I’m landing in Toronto, and I take the Customs Form that I filled out and I’m supposed to hand in, which instructs me very clearly not to fold it, and I slip it inside the book I’d been reading on the plane. The form’s in the book; it won’t accidentally fold.
I walk up to the Canadian Customs Officer, a pretty young woman in a flak jacket, and I place the book on the counter in front of her. The Customs Officer reaches for my Customs Form and then abruptly stops, a look of concern contracting the muscles of her face. The concerned Customs Officer, gesturing to my Customs Form, then says:
“Is this your book mark?”
Welcome to Canada.
In Canada, they televise the Supreme Court proceedings. Being me, I watch, fascinated. For religious reasons, the Hutterites in Alberta have refused to have their pictures taken for their Drivers’ License. Can the government force them to? That’s the case.
Here’s how fair minded and even-handed the proceedings were. I watched a lawyer argue his position for more than fifteen minutes before I discovered which side he was representing. The way I finally found out was they subtitled on the bottom of the screen:
“(Whatever the guys’ name was): Representing the plaintiffs.”
I really couldn’t tell. Although he was advocating for the plaintiffs, the lawyer’s argument was so respectfully balanced that from an outsider’s perspective – an outsider from a fiercely adversarial culture – it was impossible to determine whether he believed the Hutterites should be required to have their Drivers’ License pictures taken or they shouldn’t.
I’m flying back to L.A. Air Canada. I get up to go to the washroom. It’s occupied. I wait. Finally, the occupant comes out, and as I take a step towards the washroom, he holds the door open for me.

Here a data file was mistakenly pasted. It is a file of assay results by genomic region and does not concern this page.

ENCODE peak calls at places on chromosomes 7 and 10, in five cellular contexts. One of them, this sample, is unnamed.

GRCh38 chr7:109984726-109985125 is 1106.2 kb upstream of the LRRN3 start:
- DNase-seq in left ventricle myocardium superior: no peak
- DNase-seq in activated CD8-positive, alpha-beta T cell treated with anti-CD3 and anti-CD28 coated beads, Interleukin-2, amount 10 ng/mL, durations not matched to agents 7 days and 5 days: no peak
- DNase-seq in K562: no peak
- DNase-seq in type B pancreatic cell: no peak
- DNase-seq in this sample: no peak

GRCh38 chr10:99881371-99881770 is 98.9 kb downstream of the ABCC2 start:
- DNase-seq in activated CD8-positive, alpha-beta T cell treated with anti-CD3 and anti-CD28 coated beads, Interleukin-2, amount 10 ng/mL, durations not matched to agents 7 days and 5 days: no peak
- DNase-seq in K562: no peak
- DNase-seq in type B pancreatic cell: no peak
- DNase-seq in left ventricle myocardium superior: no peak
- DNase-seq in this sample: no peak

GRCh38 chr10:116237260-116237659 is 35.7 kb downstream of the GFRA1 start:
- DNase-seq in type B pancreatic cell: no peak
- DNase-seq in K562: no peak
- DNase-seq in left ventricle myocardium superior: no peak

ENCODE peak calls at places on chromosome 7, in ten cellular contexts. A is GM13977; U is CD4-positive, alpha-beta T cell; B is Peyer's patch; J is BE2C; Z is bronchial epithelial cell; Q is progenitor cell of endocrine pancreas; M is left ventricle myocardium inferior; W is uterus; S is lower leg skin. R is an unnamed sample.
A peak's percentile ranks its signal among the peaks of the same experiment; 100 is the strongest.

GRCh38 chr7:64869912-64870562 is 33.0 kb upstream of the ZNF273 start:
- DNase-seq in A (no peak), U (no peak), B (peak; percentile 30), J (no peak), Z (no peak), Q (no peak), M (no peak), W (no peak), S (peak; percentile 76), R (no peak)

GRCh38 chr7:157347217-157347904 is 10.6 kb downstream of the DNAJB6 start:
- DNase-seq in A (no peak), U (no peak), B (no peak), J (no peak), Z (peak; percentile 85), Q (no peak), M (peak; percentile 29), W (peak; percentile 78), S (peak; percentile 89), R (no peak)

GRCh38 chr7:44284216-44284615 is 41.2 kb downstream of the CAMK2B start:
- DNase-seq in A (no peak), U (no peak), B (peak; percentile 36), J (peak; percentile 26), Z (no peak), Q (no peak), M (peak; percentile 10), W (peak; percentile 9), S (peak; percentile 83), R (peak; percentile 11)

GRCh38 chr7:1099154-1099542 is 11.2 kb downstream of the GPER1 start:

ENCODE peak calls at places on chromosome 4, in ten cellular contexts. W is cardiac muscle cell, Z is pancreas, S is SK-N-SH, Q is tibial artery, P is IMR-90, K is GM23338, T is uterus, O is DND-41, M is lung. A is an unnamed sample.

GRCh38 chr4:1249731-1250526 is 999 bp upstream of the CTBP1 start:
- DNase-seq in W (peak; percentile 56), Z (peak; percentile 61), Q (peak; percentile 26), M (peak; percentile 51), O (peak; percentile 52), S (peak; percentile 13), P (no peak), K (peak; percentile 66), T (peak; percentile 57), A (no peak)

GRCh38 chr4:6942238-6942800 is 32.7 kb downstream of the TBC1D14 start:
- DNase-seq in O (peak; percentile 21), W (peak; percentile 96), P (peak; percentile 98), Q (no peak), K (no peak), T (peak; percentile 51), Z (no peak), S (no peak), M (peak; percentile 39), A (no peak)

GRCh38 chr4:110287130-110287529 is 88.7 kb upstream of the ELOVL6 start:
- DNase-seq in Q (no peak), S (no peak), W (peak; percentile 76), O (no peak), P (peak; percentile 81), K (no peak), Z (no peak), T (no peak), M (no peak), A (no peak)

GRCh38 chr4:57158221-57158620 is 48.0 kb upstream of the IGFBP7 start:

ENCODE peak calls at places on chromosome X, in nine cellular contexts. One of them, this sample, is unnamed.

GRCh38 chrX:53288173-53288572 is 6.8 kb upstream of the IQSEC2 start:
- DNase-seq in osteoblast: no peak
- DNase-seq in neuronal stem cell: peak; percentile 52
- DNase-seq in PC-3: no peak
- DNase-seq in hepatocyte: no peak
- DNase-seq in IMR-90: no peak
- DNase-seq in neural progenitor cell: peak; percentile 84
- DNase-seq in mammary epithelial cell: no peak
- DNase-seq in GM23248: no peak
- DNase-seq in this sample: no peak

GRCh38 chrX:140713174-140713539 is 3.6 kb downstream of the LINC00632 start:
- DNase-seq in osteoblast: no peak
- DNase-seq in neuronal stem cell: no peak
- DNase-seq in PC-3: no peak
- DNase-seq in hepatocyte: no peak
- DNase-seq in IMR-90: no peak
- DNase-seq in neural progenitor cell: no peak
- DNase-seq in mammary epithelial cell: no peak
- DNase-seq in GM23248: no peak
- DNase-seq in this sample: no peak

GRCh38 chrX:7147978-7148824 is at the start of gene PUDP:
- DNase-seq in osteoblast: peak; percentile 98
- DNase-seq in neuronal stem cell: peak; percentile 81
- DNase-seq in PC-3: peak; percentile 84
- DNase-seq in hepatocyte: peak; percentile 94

I’ve been on many planes on lots of different airlines. No one has ever held an airplane washroom door open for me before.
Air Canada. The courteous skies.
That’s the place I was borned in. That’s O Canada. That’s my home and native land.
Or is it?
I read some newspapers while I was there. There was some bad stuff being reported, murders, and other nefariosities. I don’t remember the details. And there’s a reason for that. The reason I don’t remember the details is because the information about the bad stuff didn’t stay with me. There’s a reason for that too. The information about the bad stuff didn’t stay with me because, due to a prejudice favoring my country of origin, I simply didn’t want to know.
That’s not good reporting on my part. It’s not even good remembering.
I wanted to be proud of my country of origin, and I wanted to show you that Canada’s okay. So I deliberately forgot stuff – no, not forgot – I never took it in in the first place. I only retained what supported my position.
It’s natural, I suppose. You remember what you remember. But for a purported seeker of wisdom truth such as myself, this is hardly my finest hour.
I’m going to mix metaphors here, can you handle it? It’s like we’re these receivers, and each of us receives information on our own personal frequency. And that frequency is like flypaper. (That’s the mixed metaphor – a flypaper frequency.) Somewhere in our remembering mechanism, we decide what we want to notice and what we don’t. And what we remember becomes the truth.
Some stuff – in this case, the positive stuff about Canada – sticks to our flypaper or is picked up on our frequency, and the other stuff isn’t picked up – or doesn’t stick to our flypaper – choose your metaphor. When you remember later, it’s like that other stuff never happened.
You want to know what’s really going on, don’t you? Maybe you don’t, I don’t know you. But I do. Or at least I say I do. The problem is, how can I know what’s really going on when I’m wired with a blatantly prejudizing predisposition?
The anecdotes I related about Canada actually happened. If you’re a regular reader, you know I don’t make stuff up. But a lot of bad stuff was going on at the same time. But that stuff was absent from my story.
There was no deliberate choosing. It doesn’t work that way. I can’t tell you about the bad stuff for a very simple reason.
I was programmed not to remember.
I want to thank my family and friends for making me feel so comfortable and welcome. I really wish we lived closer.